If I were to assert a theory that the Olympic sprinter Usain Bolt would transition easily as a wide receiver in the National Football League, some people would assume this would be true, due to his incredible speed and size. However, those who know football would argue that being a wide receiver also requires excellent footwork, incredible hand-eye coordination, an expertise in route running, the ability to block secondary defenders, etc. Summarized, to be a successful wide receiver, one needs more than sheer speed and size. Similarly, a fallacy that I have encountered as a keys player is that classically trained piano players can easily transition into worship keys because playing worship keys is “easier.” My answer to that assumption is, sometimes. This blog will articulate three suggestions to classical pianists on how to transition into a worship keys player.
Less Is More
One of the hardest things for transitioning classical piano players into a contemporary worship keys context is that your hands have to do less. In classical piano pieces, the piano is the featured instrument, and the musician is constantly playing. In a 21st century, western, contemporary worship context, the keys part must create room for vocals and electric guitar to shine. Piano players who overplay in a keys context create unnecessary insignificant sound. For keys players to cut through the full band mix, your best bet is to play the pre-written part. It intrigues me that classical piano players, who are trained to play sheet music exactly like the song is written, tend to not play the part as written for contemporary worship songs. It is actually very advantageous to transfer this principle to worship keys! Knowing that your role is to be supportive, not featured, is the first step for classical piano players to transition effectively. Don’t play to be heard, play to add value to the band.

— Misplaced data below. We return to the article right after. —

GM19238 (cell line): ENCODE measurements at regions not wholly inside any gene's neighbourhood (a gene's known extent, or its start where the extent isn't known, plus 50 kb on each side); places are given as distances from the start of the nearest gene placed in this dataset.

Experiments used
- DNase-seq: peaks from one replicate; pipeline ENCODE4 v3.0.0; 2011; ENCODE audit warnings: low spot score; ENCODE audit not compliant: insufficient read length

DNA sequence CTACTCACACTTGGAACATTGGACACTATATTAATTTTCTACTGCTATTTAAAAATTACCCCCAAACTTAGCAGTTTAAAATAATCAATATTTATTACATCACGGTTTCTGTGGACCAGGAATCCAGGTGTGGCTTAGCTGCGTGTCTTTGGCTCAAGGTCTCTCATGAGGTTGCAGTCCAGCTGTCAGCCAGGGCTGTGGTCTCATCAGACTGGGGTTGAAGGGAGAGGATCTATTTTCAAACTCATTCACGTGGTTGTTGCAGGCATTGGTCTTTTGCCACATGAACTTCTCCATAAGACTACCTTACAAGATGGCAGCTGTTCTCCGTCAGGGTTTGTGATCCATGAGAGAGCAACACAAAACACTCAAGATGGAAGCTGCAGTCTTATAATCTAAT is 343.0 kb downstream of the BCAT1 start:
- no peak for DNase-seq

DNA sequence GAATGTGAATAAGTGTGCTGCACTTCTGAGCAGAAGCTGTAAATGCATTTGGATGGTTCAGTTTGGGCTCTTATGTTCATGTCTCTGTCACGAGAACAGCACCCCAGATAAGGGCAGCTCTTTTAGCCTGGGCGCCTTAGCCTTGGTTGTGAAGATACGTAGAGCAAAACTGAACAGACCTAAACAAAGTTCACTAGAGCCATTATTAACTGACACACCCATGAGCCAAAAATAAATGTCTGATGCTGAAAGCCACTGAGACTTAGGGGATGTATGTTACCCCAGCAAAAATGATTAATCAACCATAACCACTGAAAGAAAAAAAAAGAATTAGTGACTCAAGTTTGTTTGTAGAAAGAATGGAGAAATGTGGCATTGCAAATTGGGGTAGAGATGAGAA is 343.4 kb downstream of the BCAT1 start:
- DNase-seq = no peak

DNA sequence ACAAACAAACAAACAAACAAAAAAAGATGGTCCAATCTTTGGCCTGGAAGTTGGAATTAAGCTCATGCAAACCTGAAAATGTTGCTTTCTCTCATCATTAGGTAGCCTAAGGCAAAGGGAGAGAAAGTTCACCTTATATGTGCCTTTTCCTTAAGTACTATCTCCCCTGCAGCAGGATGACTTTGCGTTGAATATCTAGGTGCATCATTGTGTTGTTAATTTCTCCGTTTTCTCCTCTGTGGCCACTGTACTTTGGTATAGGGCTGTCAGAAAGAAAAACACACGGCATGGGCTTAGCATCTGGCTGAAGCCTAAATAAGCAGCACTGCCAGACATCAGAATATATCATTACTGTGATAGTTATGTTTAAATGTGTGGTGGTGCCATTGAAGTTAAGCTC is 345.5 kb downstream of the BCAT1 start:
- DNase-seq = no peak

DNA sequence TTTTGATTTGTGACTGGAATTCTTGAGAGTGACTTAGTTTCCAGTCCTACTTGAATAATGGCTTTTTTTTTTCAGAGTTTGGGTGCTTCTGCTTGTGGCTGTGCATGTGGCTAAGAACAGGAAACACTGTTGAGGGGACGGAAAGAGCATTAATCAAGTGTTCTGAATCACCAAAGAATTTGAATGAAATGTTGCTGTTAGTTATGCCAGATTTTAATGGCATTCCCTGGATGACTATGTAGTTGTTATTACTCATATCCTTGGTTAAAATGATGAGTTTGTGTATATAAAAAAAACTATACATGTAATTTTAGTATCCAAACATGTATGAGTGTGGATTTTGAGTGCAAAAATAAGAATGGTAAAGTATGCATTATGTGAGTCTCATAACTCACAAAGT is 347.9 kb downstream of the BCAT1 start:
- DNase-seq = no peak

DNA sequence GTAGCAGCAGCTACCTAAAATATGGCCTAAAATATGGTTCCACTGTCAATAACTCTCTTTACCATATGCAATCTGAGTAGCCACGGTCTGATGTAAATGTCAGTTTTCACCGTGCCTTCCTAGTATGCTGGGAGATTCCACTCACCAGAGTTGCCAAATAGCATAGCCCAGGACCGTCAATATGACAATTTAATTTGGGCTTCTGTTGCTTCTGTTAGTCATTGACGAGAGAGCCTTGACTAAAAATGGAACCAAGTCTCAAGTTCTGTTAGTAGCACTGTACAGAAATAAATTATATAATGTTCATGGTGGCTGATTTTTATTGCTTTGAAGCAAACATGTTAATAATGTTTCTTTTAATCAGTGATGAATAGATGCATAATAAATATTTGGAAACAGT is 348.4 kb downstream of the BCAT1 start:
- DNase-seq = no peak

Find Your Space
In a full band mix, keys can generally be drowned out if the keys player is not playing strategically. There are different audio frequencies that stem from each instrument. For example, bass guitar and kick drum occupy frequencies that vocals do not. One goal that a full band should be shooting for is to occupy different frequency ranges with their instruments, in order to create a “fuller” sound. The beauty of a piano is that it has the ability to occupy a multitude of frequency ranges because of its diversity of low, mid, and high note capability. Arguably the most important thing for keys players to know is that you need to communicate with the electric guitar player and figure out what frequencies they are planning on occupying. These instruments have the highest risk of creating clashing frequencies, which makes the mix unclear and distracting for congregants. For instance, if your electric guitarist is playing a lot of a song lower on the neck of their guitar, this means they will be primarily occupying low-mid (250 to 500 Hz) to midrange (500 to 2k Hz) frequencies. In this scenario, keys players should be playing parts higher on the keyboard to occupy more of the upper midrange frequencies (2 to 4 kHz). This would practically mean playing higher on the keyboard (east of middle C). Fitting every other instrument in the mid-rage of the mix is a challenge that must be addressed as a team effort. Keys players must lead the charge by talking to your electric guitar player and audio engineer each week and figuring out how to complement one another in your playing.
Don’t Perform, Do Worship!
The beauty of playing a complimentary instrument is that keys players often have the ability and space to do more than just playing musical parts. You have the opportunity to worship God through singing, through countenance, and through body language! On parts that you aren’t playing anything or you may just be playing a low octave with your left hand, throw your right hand in the air, sing the lyrics with passion, and show your congregation that it is safe to worship with more than just singing. Keys players, be worship leaders. Don’t just sit there zoned out or looking down, see your position on stage as a leader and shepherd. It’s who you are called to be.